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Treating severe and enduring anorexia nervosa: a randomized controlled trial.

  • Author(s): Touyz, S
  • Le Grange, D
  • Lacey, H
  • Hay, P
  • Smith, R
  • Maguire, S
  • Bamford, B
  • Pike, KM
  • Crosby, RD
  • et al.
Abstract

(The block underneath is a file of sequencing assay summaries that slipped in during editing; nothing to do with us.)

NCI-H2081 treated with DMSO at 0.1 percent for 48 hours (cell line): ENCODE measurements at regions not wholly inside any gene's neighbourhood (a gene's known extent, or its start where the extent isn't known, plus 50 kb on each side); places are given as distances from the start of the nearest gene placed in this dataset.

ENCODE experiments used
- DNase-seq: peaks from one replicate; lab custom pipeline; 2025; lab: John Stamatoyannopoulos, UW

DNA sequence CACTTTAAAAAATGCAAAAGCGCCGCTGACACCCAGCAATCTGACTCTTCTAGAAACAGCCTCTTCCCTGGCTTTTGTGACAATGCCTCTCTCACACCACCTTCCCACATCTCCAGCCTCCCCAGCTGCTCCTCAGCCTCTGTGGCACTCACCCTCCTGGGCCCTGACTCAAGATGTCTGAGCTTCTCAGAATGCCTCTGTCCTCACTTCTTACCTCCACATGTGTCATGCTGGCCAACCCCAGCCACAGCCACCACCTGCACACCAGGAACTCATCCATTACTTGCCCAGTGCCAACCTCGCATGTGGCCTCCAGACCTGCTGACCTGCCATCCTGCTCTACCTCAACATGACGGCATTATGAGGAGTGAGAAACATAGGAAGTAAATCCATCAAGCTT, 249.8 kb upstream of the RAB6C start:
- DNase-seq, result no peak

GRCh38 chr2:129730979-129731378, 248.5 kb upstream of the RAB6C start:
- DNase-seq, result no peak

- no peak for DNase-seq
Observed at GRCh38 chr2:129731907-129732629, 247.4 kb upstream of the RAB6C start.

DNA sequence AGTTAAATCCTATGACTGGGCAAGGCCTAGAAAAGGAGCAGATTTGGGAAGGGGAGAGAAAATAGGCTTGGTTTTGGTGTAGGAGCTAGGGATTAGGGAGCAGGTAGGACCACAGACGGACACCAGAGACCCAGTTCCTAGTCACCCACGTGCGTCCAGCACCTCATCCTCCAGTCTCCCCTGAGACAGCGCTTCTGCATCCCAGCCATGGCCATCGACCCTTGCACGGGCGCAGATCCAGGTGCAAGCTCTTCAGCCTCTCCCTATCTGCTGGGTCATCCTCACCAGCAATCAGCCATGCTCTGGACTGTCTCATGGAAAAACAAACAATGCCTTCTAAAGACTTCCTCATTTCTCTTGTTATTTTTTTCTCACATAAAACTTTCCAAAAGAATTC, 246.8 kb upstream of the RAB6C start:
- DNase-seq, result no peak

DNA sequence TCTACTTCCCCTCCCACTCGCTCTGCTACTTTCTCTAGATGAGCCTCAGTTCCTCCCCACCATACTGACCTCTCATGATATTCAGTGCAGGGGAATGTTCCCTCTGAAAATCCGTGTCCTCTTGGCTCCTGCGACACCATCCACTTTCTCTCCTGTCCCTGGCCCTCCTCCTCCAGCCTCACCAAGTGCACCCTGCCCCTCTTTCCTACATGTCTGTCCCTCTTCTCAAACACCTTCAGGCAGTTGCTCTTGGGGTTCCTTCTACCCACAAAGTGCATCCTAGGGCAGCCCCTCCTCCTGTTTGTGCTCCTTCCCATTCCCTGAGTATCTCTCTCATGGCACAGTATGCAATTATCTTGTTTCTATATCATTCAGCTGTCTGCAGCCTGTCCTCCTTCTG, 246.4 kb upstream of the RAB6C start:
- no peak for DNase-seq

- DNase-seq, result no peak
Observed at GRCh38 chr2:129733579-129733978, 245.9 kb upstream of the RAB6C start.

BACKGROUND: There are no evidence-based treatments for severe and enduring anorexia nervosa (SE-AN). This study evaluated the relative efficacy of cognitive behavioral therapy (CBT-AN) and specialist supportive clinical management (SSCM) for adults with SE-AN. METHOD: Sixty-three participants with a diagnosis of AN, who had at least a 7-year illness history, were treated in a multi-site randomized controlled trial (RCT). During 30 out-patient visits spread over 8 months, they received either CBT-AN or SSCM, both modified for SE-AN. Participants were assessed at baseline, end of treatment (EOT), and at 6- and 12-month post-treatment follow-ups. The main outcome measures were quality of life, mood disorder symptoms and social adjustment. Weight, eating disorder (ED) psychopathology, motivation for change and health-care burden were secondary outcomes. RESULTS: Thirty-one participants were randomized to CBT-AN and 32 to SSCM with a retention rate of 85% achieved at the end of the study. At EOT and follow-up, both groups showed significant improvement. There were no differences between treatment groups at EOT. At the 6-month follow-up, CBT-AN participants had higher scores on the Weissman Social Adjustment Scale (WSAS; p = 0.038) and at 12 months they had lower Eating Disorder Examination (EDE) global scores (p = 0.004) and higher readiness for recovery (p = 0.013) compared to SSCM. CONCLUSIONS: Patients with SE-AN can make meaningful improvements with both therapies. Both treatments were acceptable and high retention rates at follow-up were achieved. Between-group differences at follow-up were consistent with the nature of the treatments given.

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